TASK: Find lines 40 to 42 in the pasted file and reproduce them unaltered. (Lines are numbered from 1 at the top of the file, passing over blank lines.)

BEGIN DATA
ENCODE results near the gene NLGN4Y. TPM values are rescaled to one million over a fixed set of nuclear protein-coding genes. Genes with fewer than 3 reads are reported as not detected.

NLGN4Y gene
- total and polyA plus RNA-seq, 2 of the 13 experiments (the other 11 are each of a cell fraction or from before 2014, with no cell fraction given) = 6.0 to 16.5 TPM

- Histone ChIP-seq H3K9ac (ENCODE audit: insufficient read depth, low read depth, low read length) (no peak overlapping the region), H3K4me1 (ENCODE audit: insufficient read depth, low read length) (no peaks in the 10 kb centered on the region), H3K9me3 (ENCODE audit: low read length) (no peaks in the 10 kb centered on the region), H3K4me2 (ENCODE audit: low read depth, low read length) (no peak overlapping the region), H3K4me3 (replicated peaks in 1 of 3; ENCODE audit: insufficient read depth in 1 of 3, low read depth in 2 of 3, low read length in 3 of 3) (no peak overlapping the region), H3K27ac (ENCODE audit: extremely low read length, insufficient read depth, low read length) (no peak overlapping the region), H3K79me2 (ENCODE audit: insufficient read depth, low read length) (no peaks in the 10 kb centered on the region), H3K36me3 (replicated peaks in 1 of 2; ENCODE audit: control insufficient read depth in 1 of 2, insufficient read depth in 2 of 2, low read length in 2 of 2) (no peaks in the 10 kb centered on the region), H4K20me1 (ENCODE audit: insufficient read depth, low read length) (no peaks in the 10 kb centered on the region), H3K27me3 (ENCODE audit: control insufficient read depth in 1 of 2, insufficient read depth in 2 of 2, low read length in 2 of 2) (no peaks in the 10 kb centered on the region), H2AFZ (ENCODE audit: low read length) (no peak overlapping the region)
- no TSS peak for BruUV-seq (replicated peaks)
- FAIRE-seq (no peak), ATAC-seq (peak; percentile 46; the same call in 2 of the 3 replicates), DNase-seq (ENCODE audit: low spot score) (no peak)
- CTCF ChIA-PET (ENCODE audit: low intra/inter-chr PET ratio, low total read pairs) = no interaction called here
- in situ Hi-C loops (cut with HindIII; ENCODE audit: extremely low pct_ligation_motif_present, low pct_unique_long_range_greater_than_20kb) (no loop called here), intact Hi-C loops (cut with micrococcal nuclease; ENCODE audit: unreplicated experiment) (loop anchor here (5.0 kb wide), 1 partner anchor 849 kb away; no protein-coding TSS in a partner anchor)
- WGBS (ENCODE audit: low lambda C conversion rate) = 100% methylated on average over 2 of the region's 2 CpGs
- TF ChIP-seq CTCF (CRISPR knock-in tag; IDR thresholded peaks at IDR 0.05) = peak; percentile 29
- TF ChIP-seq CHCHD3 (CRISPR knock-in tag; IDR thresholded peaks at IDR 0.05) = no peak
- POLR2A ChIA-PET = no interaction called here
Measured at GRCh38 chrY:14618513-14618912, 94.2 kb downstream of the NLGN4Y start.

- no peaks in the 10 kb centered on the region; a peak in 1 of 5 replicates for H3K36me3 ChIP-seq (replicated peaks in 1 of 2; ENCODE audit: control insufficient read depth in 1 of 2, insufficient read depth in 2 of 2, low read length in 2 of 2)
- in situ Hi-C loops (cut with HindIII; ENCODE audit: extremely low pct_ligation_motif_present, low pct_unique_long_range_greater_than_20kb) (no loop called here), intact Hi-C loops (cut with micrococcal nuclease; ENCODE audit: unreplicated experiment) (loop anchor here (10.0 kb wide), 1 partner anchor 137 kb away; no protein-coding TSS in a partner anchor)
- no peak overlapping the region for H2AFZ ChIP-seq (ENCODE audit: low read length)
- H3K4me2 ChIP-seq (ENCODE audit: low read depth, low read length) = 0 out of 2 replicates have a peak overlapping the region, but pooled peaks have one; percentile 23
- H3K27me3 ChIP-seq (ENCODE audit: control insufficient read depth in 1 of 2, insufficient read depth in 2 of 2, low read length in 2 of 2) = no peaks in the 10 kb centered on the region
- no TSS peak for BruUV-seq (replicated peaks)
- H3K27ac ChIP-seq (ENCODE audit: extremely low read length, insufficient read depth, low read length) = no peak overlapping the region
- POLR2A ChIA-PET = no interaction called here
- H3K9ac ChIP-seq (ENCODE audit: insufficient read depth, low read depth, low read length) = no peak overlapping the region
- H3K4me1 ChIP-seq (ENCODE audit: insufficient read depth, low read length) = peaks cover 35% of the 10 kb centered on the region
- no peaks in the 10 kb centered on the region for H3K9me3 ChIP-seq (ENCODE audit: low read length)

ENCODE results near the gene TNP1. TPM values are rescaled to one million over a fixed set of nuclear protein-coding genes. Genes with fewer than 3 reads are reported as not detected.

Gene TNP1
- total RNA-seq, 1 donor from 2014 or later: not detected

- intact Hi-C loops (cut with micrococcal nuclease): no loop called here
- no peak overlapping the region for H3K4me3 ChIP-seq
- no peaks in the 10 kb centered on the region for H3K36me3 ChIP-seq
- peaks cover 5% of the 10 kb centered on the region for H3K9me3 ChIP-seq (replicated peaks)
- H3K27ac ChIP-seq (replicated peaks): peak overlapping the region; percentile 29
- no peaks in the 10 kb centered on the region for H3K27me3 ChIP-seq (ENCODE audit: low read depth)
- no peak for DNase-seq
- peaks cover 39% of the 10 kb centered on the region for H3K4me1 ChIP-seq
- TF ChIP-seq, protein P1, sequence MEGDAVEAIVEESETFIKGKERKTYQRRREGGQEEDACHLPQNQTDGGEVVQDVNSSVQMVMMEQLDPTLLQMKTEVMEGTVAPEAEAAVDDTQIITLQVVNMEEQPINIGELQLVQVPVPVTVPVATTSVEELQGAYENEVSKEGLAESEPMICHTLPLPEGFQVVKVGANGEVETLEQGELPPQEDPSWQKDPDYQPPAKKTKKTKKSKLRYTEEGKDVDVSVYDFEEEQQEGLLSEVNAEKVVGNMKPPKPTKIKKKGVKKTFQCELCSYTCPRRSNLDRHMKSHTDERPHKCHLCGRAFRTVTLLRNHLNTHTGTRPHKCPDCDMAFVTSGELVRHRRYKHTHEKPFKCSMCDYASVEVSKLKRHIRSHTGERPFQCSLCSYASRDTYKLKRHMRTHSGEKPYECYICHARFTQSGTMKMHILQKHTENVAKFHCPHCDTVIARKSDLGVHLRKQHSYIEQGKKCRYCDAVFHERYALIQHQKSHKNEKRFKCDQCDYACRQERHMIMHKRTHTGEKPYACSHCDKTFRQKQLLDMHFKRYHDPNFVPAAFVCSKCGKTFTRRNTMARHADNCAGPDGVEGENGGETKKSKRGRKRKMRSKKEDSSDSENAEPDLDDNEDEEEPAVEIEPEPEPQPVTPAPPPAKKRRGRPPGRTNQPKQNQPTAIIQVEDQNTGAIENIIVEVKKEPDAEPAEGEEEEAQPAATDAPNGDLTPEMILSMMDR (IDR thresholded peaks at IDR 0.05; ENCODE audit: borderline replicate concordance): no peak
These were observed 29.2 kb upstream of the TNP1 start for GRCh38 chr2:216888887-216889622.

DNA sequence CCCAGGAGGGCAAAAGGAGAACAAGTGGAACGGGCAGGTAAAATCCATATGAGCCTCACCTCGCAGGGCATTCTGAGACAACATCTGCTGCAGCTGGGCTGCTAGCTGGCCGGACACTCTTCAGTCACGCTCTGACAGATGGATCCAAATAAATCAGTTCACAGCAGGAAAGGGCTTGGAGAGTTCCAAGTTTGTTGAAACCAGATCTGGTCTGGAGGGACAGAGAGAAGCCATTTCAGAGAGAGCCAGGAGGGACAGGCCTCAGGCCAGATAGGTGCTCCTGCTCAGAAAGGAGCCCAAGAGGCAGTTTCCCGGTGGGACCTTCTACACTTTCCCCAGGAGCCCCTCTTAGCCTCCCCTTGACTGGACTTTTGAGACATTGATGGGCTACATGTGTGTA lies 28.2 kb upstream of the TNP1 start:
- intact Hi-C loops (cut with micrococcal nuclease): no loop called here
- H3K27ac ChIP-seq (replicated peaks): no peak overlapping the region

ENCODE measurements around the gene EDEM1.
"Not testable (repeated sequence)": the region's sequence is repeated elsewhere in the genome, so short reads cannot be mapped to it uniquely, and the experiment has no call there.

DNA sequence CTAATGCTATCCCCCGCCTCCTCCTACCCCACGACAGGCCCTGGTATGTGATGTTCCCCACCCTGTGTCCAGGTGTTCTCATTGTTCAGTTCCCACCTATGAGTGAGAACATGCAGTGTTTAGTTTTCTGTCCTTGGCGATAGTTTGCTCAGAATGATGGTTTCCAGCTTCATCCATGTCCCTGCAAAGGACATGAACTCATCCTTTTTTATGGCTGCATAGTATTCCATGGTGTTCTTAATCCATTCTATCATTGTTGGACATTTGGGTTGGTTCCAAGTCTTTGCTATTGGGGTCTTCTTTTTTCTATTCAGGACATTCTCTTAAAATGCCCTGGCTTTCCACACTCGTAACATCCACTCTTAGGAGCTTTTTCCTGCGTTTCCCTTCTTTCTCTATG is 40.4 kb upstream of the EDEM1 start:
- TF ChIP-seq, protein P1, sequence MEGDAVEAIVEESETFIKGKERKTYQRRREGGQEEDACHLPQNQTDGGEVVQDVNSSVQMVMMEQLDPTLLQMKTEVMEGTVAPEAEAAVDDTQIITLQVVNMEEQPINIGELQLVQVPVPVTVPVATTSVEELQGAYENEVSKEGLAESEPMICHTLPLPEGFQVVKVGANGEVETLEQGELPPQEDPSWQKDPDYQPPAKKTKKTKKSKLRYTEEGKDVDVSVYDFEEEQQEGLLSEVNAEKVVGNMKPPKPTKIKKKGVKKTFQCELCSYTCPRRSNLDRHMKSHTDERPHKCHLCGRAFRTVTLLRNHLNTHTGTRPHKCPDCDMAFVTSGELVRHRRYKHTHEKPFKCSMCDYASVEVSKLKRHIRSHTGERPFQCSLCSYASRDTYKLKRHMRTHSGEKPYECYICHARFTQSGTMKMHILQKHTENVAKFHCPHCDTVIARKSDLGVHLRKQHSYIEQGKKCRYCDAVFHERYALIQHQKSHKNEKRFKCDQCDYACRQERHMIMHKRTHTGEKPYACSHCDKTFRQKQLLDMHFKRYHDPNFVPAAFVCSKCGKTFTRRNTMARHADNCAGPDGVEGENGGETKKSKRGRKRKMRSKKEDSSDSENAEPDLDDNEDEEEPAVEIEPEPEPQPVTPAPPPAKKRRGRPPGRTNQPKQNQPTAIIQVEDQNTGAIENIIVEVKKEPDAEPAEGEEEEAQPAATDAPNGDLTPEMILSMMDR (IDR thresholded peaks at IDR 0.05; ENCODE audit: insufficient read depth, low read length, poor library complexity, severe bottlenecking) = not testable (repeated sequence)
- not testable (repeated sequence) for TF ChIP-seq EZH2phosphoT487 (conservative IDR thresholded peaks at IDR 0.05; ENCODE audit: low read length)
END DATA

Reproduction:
- H3K27ac ChIP-seq (replicated peaks): no peak overlapping the region

ENCODE measurements around the gene EDEM1.
"Not testable (repeated sequence)": the region's sequence is repeated elsewhere in the genome, so short reads cannot be mapped to it uniquely, and the experiment has no call there.